Last night’s debate between Hillary Clinton and Donald Trump is unlikely to change anyone’s vote choice. In terms of gender dynamics, though, this debate was unusual because of the events immediately leading up to it: the now infamous leaked video/audio tape, in which Trump was recorded making lewd comments about how he gets to treat women because of his fame and the unprecedented news conference held the day earlier by women who have accused Bill Clinton of sexual assault. I think the take-away from last night is that Trump provided red-meat to his most ardent supporters, many of whom can’t stand Hillary Clinton. But it is important to remember that Trump, while apologizing for his recorded comments that essentially normalize sexual assault, still defined them as “locker room” talk twice during the debate. This description, in fact, may actually be just fine with many of his supporters. Last week, PRRI and the Atlantic released a survey of likely voters, and roughly half (49 percent) of respondents who said they intend to vote for Trump agreed with the statement that “these days society seems to punish men for just acting like men.” By contrast, just 12 percent of Clinton backers said the same. Trump may have stopped the hemorrhaging of his campaign, but I don’t this brings any new voters–particularly women–to his side.
Louis L. Goldstein Professor of Public Affairs and Chair of the Political Science Department at Washington College
Trump's“alpha male” behavior almost assuredly did little to sway undecided women to vote for him. – Kathy Dolan (University of Wisconsin - Milwaukee)
We are often told that Donald Trump has to appeal to “suburban women” if he is going to be successful in this election. While “suburban women” may well just be this year’s version of the “soccer mom” and the “security mom,” it is unlikely that Trump made much headway in the second debate in appealing to this elusive group of women. Trump’s “alpha male” behavior – stalking around the stage, calling Clinton “the devil” and promising to put her in jail if elected, combined with the revelations in the Access Hollywood tape, almost assuredly did little to sway undecided women to vote for him. As Republican officeholders continue to withdraw their support and call for Trump to abandon the race, we should watch public opinion polls in the next few days to see whether these most recent incidents are resonating with women voters.
Professor of Political Science, University of Wisconsin – Milwaukee
The Republican Party - its officeholders and candidates - need to decide if they want to be known as the party that equates sexual assault with typical locker room chat. – Rosalyn Cooperman (University of Mary Washington)
The Republican Party – its officeholders and candidates – need to decide if they want to be known as the party that equates sexual assault with typical locker room chat. The students with whom I was watching the debate, young men and women alike, understand the difference.
Associate Professor of Political Science, University of Mary Washington
When politicians talk, we should listen. Words matter. – Emily Farris (Texas Christian University)
After being confronted with his words describing sexual assault, Donald Trump said it is ‘just words, folks.’ Trump is wrong: words matter, especially for politicians. My research with Mirya Holman shows the connection between sheriffs’ attitudes and policies towards domestic violence and sex assault victims. We demonstrate that sheriffs’ general attitudes about women’s equality in society connect to myths about violence against women, and sheriffs who believe in violence against women myths are much less likely to have mandatory arrest policy or deputies trained to address rape and sexual assault. Our work shows when politicians talk, we should listen. Words matter.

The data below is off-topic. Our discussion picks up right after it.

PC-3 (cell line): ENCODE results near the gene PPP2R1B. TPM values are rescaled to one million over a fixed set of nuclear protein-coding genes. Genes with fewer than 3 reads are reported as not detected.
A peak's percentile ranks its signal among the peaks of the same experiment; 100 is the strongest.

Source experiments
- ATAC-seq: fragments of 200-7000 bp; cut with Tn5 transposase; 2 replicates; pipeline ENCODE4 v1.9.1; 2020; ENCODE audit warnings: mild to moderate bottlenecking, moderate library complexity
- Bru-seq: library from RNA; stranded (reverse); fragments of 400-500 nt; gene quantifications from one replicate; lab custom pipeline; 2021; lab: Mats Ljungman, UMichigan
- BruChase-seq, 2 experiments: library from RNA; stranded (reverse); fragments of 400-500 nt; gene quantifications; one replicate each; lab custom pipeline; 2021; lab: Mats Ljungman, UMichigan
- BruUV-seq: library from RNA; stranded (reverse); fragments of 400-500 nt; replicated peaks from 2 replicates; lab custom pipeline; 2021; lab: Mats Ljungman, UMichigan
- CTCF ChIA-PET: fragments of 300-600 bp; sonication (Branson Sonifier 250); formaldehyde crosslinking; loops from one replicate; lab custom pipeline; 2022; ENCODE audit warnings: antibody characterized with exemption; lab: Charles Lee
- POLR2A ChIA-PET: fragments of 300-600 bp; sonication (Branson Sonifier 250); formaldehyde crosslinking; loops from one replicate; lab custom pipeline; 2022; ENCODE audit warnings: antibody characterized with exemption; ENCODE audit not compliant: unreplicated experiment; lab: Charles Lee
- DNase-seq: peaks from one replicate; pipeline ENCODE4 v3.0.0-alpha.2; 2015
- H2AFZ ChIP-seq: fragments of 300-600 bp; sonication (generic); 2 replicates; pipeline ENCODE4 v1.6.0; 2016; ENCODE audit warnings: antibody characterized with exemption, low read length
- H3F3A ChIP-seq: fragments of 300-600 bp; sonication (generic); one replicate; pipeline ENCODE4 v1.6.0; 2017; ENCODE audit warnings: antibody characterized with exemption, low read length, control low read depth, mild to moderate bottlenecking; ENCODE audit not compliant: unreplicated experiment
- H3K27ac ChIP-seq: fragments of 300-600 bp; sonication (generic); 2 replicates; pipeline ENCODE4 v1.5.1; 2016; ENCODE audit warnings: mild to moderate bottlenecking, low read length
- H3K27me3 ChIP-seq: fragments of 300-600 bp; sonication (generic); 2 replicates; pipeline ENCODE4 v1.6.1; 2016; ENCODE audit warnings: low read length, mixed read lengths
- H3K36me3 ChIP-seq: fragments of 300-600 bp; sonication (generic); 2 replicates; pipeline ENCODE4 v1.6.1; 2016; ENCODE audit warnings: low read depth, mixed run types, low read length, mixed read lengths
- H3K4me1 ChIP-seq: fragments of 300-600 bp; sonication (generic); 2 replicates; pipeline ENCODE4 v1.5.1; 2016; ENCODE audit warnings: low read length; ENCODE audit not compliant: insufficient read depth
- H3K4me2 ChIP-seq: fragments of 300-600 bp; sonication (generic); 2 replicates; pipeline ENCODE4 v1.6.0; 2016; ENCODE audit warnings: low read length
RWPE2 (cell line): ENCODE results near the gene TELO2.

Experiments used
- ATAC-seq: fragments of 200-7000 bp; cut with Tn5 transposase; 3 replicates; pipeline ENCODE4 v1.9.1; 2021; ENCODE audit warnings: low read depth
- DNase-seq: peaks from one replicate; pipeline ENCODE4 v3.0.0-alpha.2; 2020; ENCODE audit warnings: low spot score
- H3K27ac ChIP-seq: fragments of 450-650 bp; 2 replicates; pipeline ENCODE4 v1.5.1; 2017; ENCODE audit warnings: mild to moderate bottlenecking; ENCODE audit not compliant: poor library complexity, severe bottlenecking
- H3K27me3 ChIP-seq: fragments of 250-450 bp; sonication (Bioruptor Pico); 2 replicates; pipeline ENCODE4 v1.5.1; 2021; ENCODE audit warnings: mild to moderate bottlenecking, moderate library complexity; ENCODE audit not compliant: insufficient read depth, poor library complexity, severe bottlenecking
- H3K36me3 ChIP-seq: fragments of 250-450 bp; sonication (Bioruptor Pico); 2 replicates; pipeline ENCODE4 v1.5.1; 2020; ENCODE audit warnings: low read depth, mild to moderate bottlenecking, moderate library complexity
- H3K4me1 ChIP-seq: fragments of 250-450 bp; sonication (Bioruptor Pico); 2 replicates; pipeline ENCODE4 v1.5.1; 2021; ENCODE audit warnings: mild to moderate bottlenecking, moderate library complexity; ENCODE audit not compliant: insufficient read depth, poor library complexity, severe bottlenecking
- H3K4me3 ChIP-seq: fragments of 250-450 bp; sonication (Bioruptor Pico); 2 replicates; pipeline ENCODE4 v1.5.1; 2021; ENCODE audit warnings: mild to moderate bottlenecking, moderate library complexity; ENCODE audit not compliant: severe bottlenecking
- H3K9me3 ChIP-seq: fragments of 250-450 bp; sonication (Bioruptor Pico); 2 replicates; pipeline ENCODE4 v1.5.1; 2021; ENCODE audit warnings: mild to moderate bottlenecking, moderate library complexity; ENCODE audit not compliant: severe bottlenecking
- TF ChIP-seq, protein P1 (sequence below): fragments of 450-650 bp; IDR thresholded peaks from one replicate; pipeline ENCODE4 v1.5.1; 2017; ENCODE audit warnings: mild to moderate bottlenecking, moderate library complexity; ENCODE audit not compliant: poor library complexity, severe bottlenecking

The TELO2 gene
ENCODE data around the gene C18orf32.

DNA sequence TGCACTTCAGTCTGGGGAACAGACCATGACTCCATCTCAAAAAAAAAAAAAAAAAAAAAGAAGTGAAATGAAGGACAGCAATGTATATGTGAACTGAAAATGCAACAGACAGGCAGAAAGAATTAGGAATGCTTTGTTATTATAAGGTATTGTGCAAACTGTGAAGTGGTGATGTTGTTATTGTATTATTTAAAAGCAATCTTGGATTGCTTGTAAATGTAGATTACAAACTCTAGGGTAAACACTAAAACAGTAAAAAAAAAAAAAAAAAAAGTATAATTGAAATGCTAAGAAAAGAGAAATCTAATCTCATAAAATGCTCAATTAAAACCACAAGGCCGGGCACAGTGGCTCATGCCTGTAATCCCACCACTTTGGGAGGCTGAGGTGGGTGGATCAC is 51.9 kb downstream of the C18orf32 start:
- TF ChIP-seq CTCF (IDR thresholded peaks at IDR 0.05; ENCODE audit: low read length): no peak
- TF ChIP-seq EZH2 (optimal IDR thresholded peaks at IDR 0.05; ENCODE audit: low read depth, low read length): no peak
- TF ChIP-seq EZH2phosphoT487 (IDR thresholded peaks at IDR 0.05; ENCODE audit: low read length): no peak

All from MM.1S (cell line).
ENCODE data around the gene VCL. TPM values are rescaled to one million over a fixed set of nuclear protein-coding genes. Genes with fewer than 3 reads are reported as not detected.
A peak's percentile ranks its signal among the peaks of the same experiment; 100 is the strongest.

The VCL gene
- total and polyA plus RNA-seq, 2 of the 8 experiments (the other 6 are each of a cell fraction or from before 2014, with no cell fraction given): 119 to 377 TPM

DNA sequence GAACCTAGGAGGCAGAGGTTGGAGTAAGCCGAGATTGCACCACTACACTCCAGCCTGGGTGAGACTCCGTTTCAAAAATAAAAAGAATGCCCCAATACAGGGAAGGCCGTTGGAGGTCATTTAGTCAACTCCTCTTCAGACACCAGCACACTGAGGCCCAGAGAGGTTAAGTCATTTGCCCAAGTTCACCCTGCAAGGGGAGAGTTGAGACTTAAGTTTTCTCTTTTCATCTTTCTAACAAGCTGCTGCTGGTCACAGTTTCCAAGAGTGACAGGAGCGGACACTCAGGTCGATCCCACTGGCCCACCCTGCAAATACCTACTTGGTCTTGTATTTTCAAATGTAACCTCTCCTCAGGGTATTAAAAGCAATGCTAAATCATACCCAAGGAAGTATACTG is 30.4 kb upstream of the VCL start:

Assistant Professor of Political Science, Texas Christian University
Trump’s strategy for handling of the Access Hollywood tapes is further evidence of his attempt to try to use the Clintons to inoculate himself from the consequences of his own unacceptable behavior. I don’t think it’s going to work. – Andra Gillespie (Emory University)
Trump’s handling of the Access Hollywood tapes is further evidence of his attempt to try to use the Clintons to inoculate himself from the consequences of his own unacceptable behavior. In light of the revelation of those tapes, a normal candidate would have offered complete, unadulterated contrition. Not Donald Trump. By bringing up Bill Clinton’s pecadilloes and inviting his accusers to the debate, Trump is trying to say that both campaigns are equally implicated in degrading women. And if both candidates have ties to misogyny, then voters should focus on the substantive differences between the candidates, not Hillary Clinton’s argument that she has the better temperament to be president.
Let me be clear: I don’t think this is going to work. Trump has made too many inflammatory statements for people to ignore his bad behavior. Moreover, for all of his faults and the seriousness of the allegations made against Bill Clinton, he is not running for president. Finally, Trump’s conversation with Billy Bush was way too graphic to be forgotten. If Bush can be suspended indefinitely for egging Trump on, then Trump will likely pay some price for the pattern of his behavior.
However, the strategy does help to explain why the initial assessments of the debate concede that Trump had some bright spots. CNN reports that most voters said Clinton won the night; however, fewer people said she won the second debate than the first debate. In addition, Trump exceeded the expectations of 63% of those polled. The combination of actually preparing for the debate (a traditional campaign move) plus questioning Hillary and Bill Clinton’s character seemed to have some traction.
Associate Professor of Political Science, Emory University